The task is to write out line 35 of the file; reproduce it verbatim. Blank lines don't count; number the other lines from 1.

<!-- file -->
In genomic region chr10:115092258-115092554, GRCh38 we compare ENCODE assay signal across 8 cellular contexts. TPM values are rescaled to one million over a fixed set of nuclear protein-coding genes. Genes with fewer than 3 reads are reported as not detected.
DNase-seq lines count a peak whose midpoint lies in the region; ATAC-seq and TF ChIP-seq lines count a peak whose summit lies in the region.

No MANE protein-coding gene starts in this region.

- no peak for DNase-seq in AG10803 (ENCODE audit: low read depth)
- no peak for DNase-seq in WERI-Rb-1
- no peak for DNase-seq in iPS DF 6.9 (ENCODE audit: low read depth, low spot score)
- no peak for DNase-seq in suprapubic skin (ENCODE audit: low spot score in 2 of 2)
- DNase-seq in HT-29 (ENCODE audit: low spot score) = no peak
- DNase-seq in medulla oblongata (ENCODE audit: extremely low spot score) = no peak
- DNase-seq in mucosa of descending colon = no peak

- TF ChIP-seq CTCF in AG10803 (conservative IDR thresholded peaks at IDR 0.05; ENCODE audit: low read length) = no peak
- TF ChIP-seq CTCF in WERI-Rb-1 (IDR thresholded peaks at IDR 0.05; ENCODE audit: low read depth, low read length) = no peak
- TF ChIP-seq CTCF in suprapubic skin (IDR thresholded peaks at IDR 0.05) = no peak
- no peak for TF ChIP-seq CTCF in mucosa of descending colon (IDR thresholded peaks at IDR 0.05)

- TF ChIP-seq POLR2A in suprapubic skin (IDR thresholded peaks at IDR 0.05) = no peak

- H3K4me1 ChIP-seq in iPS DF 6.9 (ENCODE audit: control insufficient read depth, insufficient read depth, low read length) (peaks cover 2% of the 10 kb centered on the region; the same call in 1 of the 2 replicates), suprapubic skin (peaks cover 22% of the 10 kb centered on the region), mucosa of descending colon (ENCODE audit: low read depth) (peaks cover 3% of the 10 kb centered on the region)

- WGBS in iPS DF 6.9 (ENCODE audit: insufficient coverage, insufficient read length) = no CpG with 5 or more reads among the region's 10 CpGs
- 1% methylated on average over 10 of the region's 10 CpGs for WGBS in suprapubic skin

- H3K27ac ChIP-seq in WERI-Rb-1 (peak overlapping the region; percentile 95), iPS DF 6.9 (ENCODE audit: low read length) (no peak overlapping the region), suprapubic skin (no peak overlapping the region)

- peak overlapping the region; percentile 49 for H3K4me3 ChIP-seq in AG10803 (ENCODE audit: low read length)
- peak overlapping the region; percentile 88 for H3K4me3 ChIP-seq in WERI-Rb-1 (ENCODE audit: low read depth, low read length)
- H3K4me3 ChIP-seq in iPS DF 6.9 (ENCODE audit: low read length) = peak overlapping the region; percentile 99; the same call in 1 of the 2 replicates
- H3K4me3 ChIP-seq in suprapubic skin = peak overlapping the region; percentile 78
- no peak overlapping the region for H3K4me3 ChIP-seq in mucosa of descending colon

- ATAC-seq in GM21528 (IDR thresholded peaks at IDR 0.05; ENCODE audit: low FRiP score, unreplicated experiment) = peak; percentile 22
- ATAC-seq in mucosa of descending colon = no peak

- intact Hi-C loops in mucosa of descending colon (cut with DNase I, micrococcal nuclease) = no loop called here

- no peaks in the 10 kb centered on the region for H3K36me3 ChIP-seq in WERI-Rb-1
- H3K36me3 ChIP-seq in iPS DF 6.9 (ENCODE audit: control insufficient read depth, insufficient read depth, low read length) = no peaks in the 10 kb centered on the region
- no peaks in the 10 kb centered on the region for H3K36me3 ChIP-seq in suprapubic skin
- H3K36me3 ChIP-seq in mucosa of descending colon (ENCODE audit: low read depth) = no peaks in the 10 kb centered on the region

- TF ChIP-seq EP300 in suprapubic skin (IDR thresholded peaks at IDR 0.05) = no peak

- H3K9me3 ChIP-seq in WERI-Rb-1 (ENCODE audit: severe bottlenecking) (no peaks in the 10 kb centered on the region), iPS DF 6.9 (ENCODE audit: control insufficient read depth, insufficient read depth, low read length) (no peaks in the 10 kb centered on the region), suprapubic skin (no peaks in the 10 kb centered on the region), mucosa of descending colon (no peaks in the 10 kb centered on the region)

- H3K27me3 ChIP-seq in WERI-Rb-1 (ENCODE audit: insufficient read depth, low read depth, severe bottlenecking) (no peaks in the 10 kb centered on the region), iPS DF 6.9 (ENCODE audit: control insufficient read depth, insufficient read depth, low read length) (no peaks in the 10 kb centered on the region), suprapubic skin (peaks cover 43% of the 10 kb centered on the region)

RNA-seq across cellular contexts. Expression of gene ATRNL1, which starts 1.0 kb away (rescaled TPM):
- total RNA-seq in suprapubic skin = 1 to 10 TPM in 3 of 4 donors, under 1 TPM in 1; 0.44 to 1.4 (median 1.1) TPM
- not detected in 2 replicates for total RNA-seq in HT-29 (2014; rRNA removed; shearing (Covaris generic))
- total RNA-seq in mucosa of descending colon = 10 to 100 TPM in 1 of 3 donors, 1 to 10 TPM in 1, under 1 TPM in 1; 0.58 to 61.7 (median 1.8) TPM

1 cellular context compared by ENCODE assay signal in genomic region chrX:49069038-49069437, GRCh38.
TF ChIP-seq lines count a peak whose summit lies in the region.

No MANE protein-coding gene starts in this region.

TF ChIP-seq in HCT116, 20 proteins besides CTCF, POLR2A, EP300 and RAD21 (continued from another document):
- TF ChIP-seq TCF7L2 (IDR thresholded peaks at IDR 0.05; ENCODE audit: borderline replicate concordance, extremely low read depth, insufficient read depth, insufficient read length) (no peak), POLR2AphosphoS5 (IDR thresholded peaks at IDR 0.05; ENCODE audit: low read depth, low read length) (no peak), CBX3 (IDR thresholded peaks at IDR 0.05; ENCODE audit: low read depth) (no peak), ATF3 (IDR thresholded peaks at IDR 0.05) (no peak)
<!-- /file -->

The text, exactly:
RNA-seq across cellular contexts. Expression of gene ATRNL1, which starts 1.0 kb away (rescaled TPM):